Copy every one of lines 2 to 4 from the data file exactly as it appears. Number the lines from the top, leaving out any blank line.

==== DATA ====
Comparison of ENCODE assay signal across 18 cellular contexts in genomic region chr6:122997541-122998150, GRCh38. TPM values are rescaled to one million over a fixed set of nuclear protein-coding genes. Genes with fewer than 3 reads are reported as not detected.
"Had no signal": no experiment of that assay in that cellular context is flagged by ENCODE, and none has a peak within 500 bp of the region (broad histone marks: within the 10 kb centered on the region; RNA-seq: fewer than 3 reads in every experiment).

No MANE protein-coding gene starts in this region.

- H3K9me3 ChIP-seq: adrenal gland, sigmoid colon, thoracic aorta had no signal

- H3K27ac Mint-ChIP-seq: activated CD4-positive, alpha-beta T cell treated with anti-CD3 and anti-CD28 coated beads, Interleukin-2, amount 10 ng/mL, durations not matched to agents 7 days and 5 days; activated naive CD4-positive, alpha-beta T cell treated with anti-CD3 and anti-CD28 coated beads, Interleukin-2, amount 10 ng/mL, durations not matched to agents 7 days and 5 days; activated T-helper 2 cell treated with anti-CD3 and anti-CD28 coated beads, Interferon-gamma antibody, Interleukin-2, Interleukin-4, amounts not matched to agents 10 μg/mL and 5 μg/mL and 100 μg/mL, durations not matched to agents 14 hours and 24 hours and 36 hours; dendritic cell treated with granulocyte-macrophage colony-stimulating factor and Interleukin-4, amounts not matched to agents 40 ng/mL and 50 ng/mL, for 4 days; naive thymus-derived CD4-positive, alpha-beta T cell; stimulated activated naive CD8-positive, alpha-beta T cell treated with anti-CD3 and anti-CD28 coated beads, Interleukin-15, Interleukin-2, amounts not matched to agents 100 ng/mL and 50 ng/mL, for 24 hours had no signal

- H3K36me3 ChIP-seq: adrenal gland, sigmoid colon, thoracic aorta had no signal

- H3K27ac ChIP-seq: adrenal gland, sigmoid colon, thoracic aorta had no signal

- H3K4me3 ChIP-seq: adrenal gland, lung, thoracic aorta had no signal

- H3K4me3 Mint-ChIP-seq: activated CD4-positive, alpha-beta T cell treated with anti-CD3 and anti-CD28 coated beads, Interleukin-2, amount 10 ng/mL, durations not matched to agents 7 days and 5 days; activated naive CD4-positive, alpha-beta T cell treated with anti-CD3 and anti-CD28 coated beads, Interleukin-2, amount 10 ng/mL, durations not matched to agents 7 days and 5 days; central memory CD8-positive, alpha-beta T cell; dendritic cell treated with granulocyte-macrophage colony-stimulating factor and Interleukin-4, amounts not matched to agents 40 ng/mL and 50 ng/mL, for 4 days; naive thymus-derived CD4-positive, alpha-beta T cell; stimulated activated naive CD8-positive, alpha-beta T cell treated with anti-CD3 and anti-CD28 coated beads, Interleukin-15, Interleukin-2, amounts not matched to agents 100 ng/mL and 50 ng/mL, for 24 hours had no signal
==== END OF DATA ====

"Had no signal": no experiment of that assay in that cellular context is flagged by ENCODE, and none has a peak within 500 bp of the region (broad histone marks: within the 10 kb centered on the region; RNA-seq: fewer than 3 reads in every experiment).

No MANE protein-coding gene starts in this region.

- H3K9me3 ChIP-seq: adrenal gland, sigmoid colon, thoracic aorta had no signal